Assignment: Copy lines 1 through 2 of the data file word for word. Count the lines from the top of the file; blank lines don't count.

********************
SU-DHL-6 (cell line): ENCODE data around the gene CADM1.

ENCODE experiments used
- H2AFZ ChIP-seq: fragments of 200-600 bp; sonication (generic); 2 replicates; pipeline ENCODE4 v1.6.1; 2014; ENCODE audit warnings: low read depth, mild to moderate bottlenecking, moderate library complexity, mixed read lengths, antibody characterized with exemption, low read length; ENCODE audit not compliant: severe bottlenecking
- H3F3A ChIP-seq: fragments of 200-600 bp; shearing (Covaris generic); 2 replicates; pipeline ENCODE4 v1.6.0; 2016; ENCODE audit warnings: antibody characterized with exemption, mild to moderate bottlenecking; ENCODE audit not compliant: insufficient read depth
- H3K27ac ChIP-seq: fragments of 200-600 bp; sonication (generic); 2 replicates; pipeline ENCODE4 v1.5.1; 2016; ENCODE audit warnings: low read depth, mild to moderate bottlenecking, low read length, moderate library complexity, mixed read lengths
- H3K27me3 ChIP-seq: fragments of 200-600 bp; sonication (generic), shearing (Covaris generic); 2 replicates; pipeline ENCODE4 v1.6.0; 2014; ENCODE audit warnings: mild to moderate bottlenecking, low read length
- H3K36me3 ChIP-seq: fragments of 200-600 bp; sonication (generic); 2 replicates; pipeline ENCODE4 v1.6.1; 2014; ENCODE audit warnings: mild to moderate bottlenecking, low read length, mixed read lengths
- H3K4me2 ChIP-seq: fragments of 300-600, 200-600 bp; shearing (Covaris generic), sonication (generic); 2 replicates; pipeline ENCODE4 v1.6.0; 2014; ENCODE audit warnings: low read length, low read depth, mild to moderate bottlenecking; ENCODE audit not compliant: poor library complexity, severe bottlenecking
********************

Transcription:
SU-DHL-6 (cell line): ENCODE data around the gene CADM1.

ENCODE experiments used